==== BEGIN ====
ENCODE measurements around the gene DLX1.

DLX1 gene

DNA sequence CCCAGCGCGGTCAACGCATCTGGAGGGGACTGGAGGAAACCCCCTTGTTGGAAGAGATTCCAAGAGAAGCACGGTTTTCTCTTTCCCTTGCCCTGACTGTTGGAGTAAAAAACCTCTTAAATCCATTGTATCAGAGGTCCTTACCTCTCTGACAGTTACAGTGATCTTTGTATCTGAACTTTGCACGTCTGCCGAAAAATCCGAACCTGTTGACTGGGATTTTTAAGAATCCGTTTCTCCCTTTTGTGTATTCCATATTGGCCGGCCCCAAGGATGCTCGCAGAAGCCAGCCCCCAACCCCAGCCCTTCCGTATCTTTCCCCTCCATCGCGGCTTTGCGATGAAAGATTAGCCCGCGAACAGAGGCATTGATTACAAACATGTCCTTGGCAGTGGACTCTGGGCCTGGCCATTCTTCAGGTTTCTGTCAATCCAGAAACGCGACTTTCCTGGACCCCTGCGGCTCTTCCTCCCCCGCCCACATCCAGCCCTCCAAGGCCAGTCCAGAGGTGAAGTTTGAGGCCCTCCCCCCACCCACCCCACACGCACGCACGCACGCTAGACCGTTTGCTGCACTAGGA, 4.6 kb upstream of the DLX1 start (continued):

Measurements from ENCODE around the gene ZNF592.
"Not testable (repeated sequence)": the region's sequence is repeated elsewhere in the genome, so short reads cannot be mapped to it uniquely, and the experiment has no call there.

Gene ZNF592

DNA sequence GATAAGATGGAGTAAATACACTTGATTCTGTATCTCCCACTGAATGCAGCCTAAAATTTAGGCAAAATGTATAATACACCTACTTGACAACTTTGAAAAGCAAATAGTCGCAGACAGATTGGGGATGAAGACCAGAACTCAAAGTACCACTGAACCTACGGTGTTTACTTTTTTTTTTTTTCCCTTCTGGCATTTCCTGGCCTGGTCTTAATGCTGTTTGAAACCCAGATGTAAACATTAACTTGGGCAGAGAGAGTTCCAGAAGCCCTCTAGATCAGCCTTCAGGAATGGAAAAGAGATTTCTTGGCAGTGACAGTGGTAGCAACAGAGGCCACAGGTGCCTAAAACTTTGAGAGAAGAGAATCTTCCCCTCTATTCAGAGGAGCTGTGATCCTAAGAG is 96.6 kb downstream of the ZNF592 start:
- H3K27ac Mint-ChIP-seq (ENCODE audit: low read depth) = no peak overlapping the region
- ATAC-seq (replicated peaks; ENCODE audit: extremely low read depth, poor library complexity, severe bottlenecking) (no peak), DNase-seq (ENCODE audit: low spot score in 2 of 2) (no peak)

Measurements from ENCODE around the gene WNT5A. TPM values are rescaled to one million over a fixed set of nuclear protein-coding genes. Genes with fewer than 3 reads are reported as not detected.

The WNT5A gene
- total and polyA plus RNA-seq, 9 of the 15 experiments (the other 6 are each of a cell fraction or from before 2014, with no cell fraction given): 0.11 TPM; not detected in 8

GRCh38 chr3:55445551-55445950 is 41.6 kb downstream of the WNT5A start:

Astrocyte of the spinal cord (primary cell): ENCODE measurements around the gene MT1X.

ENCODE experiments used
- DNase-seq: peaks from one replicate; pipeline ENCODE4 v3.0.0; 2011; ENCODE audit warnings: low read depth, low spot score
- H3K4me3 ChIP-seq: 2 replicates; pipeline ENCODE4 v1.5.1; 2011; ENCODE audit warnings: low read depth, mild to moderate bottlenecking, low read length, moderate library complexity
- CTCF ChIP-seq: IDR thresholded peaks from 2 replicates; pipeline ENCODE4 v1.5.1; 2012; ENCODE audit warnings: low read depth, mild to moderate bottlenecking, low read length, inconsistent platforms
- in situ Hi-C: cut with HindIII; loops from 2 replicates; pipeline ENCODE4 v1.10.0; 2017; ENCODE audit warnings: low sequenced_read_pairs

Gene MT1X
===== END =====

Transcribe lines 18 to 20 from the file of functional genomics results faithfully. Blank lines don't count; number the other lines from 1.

- CTCF ChIP-seq: IDR thresholded peaks from 2 replicates; pipeline ENCODE4 v1.5.1; 2012; ENCODE audit warnings: low read depth, mild to moderate bottlenecking, low read length, inconsistent platforms
- in situ Hi-C: cut with HindIII; loops from 2 replicates; pipeline ENCODE4 v1.10.0; 2017; ENCODE audit warnings: low sequenced_read_pairs

Gene MT1X